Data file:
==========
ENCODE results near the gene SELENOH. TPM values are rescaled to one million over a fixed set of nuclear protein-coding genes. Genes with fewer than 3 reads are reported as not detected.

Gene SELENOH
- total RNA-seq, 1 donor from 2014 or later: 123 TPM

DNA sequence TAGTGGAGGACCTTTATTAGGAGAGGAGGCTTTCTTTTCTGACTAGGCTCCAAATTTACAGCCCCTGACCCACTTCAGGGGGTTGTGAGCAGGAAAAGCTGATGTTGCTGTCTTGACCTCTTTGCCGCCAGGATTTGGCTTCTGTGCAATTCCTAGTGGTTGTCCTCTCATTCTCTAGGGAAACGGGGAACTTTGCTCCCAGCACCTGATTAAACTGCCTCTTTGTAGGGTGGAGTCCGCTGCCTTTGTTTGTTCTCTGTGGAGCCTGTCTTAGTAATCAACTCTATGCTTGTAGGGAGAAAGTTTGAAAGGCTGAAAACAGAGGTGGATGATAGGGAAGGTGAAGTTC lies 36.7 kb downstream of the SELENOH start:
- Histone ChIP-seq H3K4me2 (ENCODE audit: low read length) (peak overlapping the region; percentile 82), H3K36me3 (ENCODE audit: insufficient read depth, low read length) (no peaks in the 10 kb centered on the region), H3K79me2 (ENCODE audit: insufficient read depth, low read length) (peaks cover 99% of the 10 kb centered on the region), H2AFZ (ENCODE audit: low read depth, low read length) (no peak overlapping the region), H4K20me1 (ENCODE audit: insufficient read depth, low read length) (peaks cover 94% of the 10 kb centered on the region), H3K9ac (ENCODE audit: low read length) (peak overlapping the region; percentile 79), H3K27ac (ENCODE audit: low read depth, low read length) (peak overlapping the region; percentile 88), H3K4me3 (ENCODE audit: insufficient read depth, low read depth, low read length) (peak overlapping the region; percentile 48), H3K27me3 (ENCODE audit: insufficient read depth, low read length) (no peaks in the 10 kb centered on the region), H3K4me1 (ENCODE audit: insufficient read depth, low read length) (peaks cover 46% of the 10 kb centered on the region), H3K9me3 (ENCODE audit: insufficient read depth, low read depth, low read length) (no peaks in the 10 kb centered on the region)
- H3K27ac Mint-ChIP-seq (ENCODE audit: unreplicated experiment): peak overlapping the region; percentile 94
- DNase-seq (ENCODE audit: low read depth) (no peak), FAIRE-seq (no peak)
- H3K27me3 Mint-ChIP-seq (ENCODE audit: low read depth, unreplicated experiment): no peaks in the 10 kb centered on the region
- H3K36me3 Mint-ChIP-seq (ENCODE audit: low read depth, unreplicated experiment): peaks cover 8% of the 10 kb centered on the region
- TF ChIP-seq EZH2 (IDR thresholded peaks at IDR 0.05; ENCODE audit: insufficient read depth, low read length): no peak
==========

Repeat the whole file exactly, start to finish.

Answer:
ENCODE results near the gene SELENOH. TPM values are rescaled to one million over a fixed set of nuclear protein-coding genes. Genes with fewer than 3 reads are reported as not detected.

Gene SELENOH
- total RNA-seq, 1 donor from 2014 or later: 123 TPM

DNA sequence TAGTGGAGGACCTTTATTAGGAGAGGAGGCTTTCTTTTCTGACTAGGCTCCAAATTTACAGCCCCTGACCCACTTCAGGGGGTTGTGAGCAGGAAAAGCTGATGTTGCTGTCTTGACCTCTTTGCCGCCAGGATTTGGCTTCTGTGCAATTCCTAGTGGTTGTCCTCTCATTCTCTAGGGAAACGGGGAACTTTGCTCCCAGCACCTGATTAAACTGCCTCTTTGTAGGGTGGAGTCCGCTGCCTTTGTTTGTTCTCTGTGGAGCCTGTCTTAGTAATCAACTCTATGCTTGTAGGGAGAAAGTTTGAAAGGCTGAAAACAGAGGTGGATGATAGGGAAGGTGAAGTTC lies 36.7 kb downstream of the SELENOH start:
- Histone ChIP-seq H3K4me2 (ENCODE audit: low read length) (peak overlapping the region; percentile 82), H3K36me3 (ENCODE audit: insufficient read depth, low read length) (no peaks in the 10 kb centered on the region), H3K79me2 (ENCODE audit: insufficient read depth, low read length) (peaks cover 99% of the 10 kb centered on the region), H2AFZ (ENCODE audit: low read depth, low read length) (no peak overlapping the region), H4K20me1 (ENCODE audit: insufficient read depth, low read length) (peaks cover 94% of the 10 kb centered on the region), H3K9ac (ENCODE audit: low read length) (peak overlapping the region; percentile 79), H3K27ac (ENCODE audit: low read depth, low read length) (peak overlapping the region; percentile 88), H3K4me3 (ENCODE audit: insufficient read depth, low read depth, low read length) (peak overlapping the region; percentile 48), H3K27me3 (ENCODE audit: insufficient read depth, low read length) (no peaks in the 10 kb centered on the region), H3K4me1 (ENCODE audit: insufficient read depth, low read length) (peaks cover 46% of the 10 kb centered on the region), H3K9me3 (ENCODE audit: insufficient read depth, low read depth, low read length) (no peaks in the 10 kb centered on the region)
- H3K27ac Mint-ChIP-seq (ENCODE audit: unreplicated experiment): peak overlapping the region; percentile 94
- DNase-seq (ENCODE audit: low read depth) (no peak), FAIRE-seq (no peak)
- H3K27me3 Mint-ChIP-seq (ENCODE audit: low read depth, unreplicated experiment): no peaks in the 10 kb centered on the region
- H3K36me3 Mint-ChIP-seq (ENCODE audit: low read depth, unreplicated experiment): peaks cover 8% of the 10 kb centered on the region
- TF ChIP-seq EZH2 (IDR thresholded peaks at IDR 0.05; ENCODE audit: insufficient read depth, low read length): no peak